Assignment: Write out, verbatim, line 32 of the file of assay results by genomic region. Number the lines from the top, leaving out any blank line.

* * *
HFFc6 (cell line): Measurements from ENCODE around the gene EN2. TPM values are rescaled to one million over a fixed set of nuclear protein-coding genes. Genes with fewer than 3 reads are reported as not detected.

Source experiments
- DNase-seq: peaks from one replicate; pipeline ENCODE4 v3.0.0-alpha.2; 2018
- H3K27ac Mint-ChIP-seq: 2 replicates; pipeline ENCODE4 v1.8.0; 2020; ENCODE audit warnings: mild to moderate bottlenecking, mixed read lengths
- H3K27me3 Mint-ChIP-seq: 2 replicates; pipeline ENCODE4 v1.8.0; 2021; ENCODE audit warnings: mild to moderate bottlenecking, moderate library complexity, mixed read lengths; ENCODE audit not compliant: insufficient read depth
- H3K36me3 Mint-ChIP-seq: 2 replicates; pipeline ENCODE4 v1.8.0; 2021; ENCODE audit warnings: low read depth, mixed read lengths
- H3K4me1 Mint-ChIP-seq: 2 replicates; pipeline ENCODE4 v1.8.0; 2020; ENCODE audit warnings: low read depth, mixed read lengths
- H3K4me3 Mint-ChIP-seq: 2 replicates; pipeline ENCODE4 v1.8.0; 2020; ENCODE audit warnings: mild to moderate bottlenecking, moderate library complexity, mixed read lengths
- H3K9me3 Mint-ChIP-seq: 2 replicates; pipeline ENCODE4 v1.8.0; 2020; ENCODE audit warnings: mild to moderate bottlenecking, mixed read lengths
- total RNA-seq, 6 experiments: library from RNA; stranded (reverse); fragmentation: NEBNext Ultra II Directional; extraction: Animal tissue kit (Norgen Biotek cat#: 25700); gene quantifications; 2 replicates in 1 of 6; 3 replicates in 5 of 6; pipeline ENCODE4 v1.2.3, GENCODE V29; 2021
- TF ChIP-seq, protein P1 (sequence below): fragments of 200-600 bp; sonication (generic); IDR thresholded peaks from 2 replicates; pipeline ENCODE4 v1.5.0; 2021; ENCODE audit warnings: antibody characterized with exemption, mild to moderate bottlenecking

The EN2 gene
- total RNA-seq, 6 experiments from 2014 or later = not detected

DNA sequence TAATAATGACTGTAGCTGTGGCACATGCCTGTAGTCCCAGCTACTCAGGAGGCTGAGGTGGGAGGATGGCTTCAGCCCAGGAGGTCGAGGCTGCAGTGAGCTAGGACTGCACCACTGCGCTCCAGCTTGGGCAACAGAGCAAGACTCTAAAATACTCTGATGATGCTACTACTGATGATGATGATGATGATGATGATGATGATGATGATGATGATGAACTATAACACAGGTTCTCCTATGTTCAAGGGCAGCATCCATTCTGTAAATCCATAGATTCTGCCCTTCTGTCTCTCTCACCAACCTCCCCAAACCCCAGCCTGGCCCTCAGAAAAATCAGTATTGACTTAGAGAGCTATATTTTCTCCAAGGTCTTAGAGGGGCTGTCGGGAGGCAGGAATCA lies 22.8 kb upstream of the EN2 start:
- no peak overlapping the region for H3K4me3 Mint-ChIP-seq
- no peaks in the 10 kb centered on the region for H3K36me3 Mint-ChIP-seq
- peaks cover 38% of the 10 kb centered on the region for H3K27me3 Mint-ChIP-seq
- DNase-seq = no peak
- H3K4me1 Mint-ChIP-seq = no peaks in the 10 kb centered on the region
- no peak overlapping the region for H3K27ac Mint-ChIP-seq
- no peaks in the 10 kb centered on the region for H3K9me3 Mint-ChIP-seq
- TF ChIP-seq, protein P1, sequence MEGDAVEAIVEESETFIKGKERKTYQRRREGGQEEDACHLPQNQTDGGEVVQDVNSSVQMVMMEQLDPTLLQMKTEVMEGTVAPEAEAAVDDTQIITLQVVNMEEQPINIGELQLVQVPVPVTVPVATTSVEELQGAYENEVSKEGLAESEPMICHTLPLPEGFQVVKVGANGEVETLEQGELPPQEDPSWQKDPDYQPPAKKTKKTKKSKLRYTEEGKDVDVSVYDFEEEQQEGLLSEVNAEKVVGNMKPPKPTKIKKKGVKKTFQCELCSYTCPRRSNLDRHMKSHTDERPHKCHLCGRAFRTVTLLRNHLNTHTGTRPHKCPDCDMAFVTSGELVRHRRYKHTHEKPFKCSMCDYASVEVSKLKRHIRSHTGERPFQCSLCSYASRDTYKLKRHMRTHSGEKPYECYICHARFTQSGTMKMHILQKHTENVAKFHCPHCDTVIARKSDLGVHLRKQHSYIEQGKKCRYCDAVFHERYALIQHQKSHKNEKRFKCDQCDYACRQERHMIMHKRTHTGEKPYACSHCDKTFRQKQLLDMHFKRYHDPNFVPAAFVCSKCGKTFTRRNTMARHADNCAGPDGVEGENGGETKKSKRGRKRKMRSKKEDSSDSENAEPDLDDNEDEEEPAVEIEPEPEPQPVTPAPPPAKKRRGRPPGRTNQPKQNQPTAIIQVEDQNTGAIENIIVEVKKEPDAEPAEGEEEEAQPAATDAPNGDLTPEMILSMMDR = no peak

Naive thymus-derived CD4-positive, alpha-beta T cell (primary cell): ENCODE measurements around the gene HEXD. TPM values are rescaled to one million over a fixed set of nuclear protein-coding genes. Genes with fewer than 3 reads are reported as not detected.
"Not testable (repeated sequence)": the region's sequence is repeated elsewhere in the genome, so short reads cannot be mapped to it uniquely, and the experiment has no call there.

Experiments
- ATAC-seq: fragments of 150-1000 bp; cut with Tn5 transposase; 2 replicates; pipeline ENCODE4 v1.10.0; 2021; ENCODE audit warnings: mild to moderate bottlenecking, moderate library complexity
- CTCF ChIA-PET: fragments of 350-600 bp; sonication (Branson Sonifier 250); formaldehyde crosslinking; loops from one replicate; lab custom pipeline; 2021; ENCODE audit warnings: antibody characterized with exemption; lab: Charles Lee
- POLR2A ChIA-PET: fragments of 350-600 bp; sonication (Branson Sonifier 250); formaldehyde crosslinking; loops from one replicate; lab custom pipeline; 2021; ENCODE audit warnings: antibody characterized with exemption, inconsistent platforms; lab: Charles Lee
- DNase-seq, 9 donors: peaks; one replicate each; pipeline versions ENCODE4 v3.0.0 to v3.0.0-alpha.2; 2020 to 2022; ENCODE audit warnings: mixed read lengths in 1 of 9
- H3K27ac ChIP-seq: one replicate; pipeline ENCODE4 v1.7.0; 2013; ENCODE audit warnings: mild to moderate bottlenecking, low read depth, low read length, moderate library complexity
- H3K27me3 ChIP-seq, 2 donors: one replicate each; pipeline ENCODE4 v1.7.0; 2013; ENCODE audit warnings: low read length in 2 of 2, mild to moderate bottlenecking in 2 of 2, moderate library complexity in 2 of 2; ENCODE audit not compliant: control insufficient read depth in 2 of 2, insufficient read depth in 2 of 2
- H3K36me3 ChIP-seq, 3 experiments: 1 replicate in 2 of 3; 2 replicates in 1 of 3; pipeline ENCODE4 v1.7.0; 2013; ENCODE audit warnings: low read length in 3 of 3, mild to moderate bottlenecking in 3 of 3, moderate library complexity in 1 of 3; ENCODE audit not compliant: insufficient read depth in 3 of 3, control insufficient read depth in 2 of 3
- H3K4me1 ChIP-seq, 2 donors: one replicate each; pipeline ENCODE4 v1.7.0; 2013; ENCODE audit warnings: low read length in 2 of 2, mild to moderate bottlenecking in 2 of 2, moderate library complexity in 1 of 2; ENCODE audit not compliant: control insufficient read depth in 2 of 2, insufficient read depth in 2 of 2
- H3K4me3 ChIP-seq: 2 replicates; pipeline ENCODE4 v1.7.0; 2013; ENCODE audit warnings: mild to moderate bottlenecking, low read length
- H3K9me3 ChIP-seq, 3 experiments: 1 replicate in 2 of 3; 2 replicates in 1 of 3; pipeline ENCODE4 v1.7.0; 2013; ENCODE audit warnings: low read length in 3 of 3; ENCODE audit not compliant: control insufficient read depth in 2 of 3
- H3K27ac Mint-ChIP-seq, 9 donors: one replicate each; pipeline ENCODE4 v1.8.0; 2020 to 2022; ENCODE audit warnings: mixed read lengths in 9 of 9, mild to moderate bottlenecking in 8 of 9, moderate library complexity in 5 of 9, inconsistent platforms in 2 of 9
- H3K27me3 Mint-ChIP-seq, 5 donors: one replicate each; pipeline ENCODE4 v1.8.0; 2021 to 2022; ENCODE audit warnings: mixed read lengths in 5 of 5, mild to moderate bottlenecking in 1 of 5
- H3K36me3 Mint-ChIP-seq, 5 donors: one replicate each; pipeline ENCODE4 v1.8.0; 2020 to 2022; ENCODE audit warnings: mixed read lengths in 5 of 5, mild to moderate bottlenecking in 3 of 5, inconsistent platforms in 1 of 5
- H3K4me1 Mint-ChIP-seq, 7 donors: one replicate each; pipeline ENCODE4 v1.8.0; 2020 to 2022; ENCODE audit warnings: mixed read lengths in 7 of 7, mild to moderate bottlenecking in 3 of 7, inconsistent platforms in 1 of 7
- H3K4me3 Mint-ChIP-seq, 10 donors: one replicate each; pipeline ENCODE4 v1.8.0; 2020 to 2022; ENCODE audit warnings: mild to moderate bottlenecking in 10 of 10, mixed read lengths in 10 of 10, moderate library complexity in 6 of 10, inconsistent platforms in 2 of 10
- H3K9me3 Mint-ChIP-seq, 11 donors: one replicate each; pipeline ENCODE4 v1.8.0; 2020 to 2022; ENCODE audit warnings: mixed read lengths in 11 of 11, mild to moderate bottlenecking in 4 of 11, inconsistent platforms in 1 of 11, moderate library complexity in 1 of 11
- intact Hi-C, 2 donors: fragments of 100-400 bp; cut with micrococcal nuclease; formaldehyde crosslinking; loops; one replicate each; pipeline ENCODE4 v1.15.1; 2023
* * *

- H3K36me3 ChIP-seq, 3 experiments: 1 replicate in 2 of 3; 2 replicates in 1 of 3; pipeline ENCODE4 v1.7.0; 2013; ENCODE audit warnings: low read length in 3 of 3, mild to moderate bottlenecking in 3 of 3, moderate library complexity in 1 of 3; ENCODE audit not compliant: insufficient read depth in 3 of 3, control insufficient read depth in 2 of 3